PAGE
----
Air Force Instructor Killed When Ejection Seat Activated On Ground

The instructor pilot was in a T-6A Texan II at Sheppard Air Force Base in Wichita Falls, Texas, when the seat activated during ground operations.
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WASHINGTON (AP) — An Air Force instructor pilot was killed when the ejection seat activated while he was in a military aircraft still on the ground at a Texas military base, the Air Force said Tuesday.

The instructor pilot was in a T-6A Texan II plane at Sheppard Air Force Base in Wichita Falls, Texas, when the seat activated during ground operations on Monday. The pilot was taken to a hospital and died Tuesday, the Air Force said. The pilot’s name was being withheld pending notification of next of kin.

The T-6A Texan II is a single-engine aircraft used for training Air Force, Navy and Marine Corps pilots. In a training flight, an instructor can sit in the front or back seat; both have lightweight Martin-Baker ejection seats that are activated by a handle on the seat.

The T-6A Texan II is a single-engine aircraft used by the Air Force, Navy and Marine Corps for training pilots.
The T-6A Texan II is a single-engine aircraft used by the Air Force, Navy and Marine Corps for training pilots.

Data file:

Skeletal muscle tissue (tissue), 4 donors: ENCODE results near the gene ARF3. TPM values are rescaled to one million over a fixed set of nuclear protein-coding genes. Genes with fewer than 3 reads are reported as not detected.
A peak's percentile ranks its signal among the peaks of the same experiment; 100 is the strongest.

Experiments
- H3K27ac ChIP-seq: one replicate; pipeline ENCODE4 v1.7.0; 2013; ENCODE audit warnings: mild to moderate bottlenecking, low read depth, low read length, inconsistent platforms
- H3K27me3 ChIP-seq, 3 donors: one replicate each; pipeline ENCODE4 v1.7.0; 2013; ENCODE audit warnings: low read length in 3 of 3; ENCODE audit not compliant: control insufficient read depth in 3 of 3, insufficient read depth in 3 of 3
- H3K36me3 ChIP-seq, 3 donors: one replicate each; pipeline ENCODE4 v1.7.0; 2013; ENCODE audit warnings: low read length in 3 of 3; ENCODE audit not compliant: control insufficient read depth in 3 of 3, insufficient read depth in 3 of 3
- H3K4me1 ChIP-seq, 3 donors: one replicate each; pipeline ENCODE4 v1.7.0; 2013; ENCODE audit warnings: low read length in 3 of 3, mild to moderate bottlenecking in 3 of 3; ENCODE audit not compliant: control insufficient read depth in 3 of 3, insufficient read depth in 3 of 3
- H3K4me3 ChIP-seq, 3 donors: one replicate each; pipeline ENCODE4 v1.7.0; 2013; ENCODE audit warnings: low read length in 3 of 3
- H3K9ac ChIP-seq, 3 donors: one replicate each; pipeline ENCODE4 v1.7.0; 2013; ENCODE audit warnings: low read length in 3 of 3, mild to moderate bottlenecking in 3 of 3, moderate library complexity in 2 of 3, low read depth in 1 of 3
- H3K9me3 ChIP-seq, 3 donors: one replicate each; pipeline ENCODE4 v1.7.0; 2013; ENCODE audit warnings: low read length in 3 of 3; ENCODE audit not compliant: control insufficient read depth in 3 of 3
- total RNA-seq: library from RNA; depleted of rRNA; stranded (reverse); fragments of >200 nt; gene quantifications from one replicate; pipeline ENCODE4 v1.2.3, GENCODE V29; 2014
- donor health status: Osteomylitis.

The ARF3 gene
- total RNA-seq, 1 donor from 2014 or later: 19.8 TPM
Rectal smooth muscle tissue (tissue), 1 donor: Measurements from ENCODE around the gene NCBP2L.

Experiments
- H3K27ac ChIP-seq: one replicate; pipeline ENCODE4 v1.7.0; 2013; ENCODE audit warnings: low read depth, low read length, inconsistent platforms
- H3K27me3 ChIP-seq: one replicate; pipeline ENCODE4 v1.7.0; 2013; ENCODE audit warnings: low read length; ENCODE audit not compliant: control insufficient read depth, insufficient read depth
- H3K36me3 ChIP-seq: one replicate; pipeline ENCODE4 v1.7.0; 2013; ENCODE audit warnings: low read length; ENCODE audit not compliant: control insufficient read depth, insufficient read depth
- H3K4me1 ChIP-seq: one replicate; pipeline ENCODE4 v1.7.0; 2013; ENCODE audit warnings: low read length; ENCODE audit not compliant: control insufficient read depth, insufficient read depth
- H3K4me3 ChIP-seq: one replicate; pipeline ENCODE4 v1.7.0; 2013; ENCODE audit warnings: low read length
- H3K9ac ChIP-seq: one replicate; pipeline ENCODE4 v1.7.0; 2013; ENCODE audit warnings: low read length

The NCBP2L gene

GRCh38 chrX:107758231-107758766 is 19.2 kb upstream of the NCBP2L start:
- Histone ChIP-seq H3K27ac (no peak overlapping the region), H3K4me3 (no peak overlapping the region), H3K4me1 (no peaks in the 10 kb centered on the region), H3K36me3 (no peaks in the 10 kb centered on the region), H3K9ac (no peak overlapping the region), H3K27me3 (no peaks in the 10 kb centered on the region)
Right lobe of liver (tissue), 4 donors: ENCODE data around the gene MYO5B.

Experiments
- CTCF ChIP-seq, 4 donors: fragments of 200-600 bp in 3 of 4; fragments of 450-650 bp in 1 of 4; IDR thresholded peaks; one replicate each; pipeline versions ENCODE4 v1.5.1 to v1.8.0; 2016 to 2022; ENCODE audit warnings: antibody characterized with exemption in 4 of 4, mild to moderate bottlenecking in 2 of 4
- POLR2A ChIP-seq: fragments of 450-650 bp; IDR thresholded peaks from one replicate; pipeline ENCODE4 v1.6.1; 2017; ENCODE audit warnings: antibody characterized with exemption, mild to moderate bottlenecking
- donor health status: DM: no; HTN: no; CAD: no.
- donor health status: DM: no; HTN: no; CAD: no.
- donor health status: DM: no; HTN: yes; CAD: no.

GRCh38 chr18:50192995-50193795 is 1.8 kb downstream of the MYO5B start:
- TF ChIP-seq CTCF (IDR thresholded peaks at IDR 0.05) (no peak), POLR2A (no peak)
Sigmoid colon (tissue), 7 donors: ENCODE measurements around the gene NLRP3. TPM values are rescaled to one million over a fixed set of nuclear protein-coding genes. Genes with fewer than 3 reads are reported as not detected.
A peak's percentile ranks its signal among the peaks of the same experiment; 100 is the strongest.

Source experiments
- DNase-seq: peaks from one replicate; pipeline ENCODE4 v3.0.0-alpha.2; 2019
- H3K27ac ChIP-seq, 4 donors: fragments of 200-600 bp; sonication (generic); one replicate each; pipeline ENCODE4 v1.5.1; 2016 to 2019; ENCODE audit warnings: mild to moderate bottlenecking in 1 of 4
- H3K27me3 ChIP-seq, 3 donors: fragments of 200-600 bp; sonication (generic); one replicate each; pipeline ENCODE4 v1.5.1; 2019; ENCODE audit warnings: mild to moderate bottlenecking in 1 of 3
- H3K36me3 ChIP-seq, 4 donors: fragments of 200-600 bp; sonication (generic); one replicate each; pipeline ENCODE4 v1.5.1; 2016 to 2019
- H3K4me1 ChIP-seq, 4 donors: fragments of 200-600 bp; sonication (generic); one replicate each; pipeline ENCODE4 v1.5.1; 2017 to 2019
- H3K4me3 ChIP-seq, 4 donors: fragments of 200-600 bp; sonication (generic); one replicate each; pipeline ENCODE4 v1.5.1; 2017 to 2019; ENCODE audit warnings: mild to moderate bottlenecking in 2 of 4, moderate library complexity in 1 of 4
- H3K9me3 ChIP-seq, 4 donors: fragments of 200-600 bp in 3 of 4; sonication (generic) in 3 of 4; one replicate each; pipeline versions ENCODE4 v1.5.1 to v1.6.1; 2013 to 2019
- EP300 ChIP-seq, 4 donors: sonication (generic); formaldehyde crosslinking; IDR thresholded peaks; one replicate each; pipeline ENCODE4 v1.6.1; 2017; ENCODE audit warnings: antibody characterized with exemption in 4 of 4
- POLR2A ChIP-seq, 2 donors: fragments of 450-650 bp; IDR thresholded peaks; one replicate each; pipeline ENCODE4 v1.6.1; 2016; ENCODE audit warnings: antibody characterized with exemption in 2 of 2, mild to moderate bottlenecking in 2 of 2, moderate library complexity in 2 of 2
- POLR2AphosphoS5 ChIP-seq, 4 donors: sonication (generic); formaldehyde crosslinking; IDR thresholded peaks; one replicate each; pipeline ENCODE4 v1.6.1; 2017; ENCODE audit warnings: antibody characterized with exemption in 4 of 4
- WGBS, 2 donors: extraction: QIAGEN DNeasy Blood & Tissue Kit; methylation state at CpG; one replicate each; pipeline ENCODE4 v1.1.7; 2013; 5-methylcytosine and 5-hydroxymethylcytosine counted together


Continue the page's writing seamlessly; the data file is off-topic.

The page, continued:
via Associated Press

In 2022, the T-6 fleet and hundreds of other Air Force, Navy and Marine Corps aircraft were grounded after inspections revealed a potential defect with one component of the ejection seat’s cartridge actuated devices, or CADs. The fleet was inspected, and in some instances the CADs were replaced.

When activated, the cartridge explodes and starts the ejection sequence.

Ejection seats have been credited with saving pilots’ lives, but they also have failed at critical moments in accidents. Investigators identified ejection seat failure as a partial cause of an F-16 crash that killed 1st Lt. David Schmitz, 32, in June 2020.

In 2018, four members of a B-1 bomber crew earned the Distinguished Flying Cross when, with their aircraft on fire, they discovered one of the four ejection seats was indicating failure. Instead of bailing out, all of the crew decided to remain in the burning aircraft and land it, so they all would have the best chance of surviving. All of the crew survived.

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